If time is a red string and space is a blue string, crochet them together and make a blankey. Like any fabric, the two are now intertwined and it can be twisted, stretched, bent, rolled… get the picture. Basically it can be manipulated. Unlike your snazzy red & blue fabric blankey though, you cannot detach time from space. They’re woven together like a pair of nylon pantyhose and that’s SpaceTime in a nut shell. (sans the L’eggs  logo & snagging when its your last pair…..of course) 
Imagine this snazzy red & blue pantyhose blankey is stretched out. Put a golf ball in the center and naturally, the snazzy red & blue pantyhose blankey will dip. That’s because mass creates gravity & gravity can bend the ‘fabric’ of space time. Something this ‘mass’-ive could have enough gravity to make a “well”, therefore creating a huge dip in spacetime. The only thing in creation that has enough mass to make this happen is a Black Hole. 
But whats a Black Hole anyway? (besides a Vivid Video title…) Picture it, Sicily,  1942, there’s a wild hurricane. It spins & spins; each turn gathering more outside deadly force causing it to grow and grow and grow and…..meanwhile the inside is as cool & calm as The Fonz.  Now picture  the same hurricane but instead of water and wind at its edge, theres beams of light and pieces of planets, asteroids & space trash, all spiraling down into a big dark ‘well’ that’s filled with so much mass, not even light can escape it. Ta-Da! Now you have your Black Hole.

I know what you’re thinking, “Where in the HELL are we gonna find a Black Hole in THIS economy?!?!” Well, my dears, that’s where CERN comes in. Formally known as Conseil Européen pour la Recherche Nucléaire (European Council for Nuclear Research) but then changed to Organisation Européenne pour la Recherche Nucléaire (European Organization for Nuclear Research) in 1954, CERN is the world’s largest particle physics laboratory and is located in the ‘burbs of Geneva. They’re the home to the fancy shmancy Large Hadron Collider (a big high-energy particle accelerator) and they’re the creator of the World Wide Web, all by smashing subatomic particles together, for the bargain basement price of 9 billion dollars. But thats’ not all!!!! They also make tiny black holes too. Every. Single. Day.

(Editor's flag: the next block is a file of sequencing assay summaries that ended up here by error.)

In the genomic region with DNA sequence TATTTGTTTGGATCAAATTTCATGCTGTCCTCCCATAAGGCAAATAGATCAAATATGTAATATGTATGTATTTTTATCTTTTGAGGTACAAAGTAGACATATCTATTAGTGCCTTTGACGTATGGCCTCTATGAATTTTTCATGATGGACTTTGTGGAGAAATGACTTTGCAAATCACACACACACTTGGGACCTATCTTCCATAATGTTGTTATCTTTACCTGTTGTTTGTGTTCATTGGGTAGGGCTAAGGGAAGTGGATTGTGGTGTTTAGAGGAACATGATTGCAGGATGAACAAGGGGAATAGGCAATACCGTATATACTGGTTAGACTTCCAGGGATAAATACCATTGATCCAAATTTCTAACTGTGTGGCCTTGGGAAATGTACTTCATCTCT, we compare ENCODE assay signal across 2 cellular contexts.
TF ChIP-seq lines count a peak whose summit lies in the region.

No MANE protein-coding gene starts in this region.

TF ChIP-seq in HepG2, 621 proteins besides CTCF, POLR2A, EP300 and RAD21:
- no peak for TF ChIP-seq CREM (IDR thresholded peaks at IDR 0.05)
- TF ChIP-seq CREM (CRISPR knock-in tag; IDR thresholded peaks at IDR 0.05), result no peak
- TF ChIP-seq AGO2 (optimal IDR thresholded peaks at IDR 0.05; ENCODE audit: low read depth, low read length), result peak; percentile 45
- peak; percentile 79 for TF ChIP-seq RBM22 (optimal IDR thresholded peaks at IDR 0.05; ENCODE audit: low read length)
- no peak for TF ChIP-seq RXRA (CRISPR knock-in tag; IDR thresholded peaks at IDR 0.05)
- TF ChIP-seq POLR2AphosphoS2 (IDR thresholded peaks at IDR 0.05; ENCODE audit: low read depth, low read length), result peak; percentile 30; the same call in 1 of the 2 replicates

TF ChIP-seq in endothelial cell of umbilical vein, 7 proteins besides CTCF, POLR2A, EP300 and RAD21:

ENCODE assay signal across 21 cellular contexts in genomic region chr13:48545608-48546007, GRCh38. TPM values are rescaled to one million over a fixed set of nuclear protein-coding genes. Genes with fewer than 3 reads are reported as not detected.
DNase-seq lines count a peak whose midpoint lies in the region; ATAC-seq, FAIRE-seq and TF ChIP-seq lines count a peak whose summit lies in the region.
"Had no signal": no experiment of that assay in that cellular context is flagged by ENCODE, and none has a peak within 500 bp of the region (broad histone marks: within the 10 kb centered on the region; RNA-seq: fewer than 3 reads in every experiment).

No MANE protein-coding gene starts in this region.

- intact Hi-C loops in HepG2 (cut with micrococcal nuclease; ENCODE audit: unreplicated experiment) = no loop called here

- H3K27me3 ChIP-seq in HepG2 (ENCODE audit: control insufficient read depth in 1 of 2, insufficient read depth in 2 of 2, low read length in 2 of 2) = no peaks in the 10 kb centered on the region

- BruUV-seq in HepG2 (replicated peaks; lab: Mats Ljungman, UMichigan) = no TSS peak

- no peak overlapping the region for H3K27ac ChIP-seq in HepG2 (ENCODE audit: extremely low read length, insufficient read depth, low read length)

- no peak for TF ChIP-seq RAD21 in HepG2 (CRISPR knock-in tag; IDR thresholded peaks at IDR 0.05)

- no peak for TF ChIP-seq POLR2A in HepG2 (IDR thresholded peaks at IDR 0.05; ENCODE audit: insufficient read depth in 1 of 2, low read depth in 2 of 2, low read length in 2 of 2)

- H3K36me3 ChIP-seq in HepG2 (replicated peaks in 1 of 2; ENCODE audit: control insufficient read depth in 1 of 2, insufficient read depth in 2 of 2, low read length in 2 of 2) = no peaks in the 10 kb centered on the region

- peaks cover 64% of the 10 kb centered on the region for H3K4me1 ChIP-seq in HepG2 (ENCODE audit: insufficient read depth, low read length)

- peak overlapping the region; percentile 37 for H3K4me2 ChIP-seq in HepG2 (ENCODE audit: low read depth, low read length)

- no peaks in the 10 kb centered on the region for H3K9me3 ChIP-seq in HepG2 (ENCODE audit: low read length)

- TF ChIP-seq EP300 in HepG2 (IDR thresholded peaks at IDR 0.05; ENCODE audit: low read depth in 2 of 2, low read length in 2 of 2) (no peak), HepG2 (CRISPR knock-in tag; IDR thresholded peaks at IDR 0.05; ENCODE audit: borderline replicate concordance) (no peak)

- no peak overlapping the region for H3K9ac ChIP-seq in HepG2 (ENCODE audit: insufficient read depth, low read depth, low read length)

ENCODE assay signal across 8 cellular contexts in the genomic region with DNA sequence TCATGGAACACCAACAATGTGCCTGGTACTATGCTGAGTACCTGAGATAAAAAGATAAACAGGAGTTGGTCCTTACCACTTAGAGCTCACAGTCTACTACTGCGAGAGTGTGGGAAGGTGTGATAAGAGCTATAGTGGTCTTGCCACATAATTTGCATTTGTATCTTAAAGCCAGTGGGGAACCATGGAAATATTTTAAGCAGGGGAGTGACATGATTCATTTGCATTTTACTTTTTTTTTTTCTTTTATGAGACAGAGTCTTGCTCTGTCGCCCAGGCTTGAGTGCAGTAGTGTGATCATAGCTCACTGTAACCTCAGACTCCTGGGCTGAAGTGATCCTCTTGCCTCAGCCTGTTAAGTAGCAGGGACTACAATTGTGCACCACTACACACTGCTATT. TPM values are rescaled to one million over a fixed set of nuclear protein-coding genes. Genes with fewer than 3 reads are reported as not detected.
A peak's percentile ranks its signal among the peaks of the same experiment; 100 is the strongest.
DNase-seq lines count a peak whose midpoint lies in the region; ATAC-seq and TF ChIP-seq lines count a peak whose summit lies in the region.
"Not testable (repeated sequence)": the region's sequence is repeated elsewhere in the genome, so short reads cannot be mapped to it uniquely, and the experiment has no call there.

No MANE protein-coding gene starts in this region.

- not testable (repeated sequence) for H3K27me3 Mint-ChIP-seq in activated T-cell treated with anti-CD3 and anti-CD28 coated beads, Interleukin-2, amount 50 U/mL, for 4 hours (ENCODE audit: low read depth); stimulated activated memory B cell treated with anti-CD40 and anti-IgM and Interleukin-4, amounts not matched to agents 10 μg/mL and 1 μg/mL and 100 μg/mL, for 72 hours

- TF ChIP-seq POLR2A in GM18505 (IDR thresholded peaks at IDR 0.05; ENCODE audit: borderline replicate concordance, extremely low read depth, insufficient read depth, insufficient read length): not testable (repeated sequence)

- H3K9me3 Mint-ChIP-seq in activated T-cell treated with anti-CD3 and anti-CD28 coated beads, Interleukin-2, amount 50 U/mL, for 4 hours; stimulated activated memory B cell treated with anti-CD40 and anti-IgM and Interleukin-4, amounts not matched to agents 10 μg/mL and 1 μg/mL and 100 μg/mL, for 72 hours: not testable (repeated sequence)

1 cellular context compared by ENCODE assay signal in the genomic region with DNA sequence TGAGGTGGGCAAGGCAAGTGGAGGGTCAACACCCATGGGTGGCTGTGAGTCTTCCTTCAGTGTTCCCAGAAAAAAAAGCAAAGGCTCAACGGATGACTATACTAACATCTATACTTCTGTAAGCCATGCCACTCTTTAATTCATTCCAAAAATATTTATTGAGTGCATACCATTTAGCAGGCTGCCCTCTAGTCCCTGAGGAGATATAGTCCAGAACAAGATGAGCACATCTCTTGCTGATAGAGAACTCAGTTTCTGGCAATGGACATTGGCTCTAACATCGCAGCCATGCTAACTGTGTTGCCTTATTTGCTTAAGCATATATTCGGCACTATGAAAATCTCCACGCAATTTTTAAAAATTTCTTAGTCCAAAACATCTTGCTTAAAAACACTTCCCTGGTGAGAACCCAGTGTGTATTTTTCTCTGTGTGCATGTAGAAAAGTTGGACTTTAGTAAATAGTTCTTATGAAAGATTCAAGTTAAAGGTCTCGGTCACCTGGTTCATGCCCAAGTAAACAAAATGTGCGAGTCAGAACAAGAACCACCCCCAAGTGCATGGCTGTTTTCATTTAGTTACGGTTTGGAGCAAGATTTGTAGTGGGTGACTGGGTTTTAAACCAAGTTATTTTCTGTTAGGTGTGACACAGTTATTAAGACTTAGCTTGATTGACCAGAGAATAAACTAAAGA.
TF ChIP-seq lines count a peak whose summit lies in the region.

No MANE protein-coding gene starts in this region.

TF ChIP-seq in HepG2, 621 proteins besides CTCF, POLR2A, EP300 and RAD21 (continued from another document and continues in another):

Annnnnd THAT, ladies & gents, is the Cliff Note’s version of “All things space & time travel” AKA: E’s dorky secret shame. I hope you made it to this point in the posting…(I apparently have an issue with “tangents”, i am told), and if you’re in the market for a little trip back to the future, look no further than our Swiss Misses & Misters  over at CERN. If you’ve got the money honey, they’ve got the Delorean.

2 responses to Black holes, Pantyhose & The Fabric of Our Lives…

  1. Coleman says:

    I rode on a train from Amsterdam to Berlin with three 25-year-olds who work on the collider for CERN. They were on their way to Dresden for some sort of physicists convention. I spent 7 hours through the night playing drinking games with rocket scientists, essentially. They were surprisingly cool, and could throw down the Budvar (the original Budweiser, from the Czech Republic). You would have been in heaven.

  2. Anonymous says:

    The look of amazement on your face when we were moving away from civilization at 2 in the morning was incredible. I remember you asking dad "what is that white stuff?". His answer, "The Milky Way!" Your eyes almost popped out of your head.